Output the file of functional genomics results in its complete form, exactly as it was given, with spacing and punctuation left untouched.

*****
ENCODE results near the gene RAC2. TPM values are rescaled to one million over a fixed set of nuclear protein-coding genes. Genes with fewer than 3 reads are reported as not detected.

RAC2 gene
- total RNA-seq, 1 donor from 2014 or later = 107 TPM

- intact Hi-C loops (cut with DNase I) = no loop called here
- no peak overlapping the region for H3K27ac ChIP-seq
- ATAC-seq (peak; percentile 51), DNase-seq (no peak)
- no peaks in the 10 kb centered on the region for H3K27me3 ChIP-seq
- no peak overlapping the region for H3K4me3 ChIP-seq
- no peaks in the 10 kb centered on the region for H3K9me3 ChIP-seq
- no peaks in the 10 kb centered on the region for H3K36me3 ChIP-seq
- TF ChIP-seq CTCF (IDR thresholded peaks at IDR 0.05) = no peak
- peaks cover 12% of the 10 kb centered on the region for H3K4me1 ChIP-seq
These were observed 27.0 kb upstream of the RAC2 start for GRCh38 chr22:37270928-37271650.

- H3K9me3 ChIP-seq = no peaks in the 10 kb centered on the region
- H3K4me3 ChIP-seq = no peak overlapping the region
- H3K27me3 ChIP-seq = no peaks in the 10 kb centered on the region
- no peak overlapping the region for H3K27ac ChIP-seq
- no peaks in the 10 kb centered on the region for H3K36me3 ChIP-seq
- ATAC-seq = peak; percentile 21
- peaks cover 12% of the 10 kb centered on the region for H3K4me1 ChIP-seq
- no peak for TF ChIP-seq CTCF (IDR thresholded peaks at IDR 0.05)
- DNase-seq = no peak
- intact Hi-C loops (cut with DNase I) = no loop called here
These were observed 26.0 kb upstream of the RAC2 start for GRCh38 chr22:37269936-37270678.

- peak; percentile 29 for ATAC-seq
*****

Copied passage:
ENCODE results near the gene RAC2. TPM values are rescaled to one million over a fixed set of nuclear protein-coding genes. Genes with fewer than 3 reads are reported as not detected.

RAC2 gene
- total RNA-seq, 1 donor from 2014 or later = 107 TPM

- intact Hi-C loops (cut with DNase I) = no loop called here
- no peak overlapping the region for H3K27ac ChIP-seq
- ATAC-seq (peak; percentile 51), DNase-seq (no peak)
- no peaks in the 10 kb centered on the region for H3K27me3 ChIP-seq
- no peak overlapping the region for H3K4me3 ChIP-seq
- no peaks in the 10 kb centered on the region for H3K9me3 ChIP-seq
- no peaks in the 10 kb centered on the region for H3K36me3 ChIP-seq
- TF ChIP-seq CTCF (IDR thresholded peaks at IDR 0.05) = no peak
- peaks cover 12% of the 10 kb centered on the region for H3K4me1 ChIP-seq
These were observed 27.0 kb upstream of the RAC2 start for GRCh38 chr22:37270928-37271650.

- H3K9me3 ChIP-seq = no peaks in the 10 kb centered on the region
- H3K4me3 ChIP-seq = no peak overlapping the region
- H3K27me3 ChIP-seq = no peaks in the 10 kb centered on the region
- no peak overlapping the region for H3K27ac ChIP-seq
- no peaks in the 10 kb centered on the region for H3K36me3 ChIP-seq
- ATAC-seq = peak; percentile 21
- peaks cover 12% of the 10 kb centered on the region for H3K4me1 ChIP-seq
- no peak for TF ChIP-seq CTCF (IDR thresholded peaks at IDR 0.05)
- DNase-seq = no peak
- intact Hi-C loops (cut with DNase I) = no loop called here
These were observed 26.0 kb upstream of the RAC2 start for GRCh38 chr22:37269936-37270678.

- peak; percentile 29 for ATAC-seq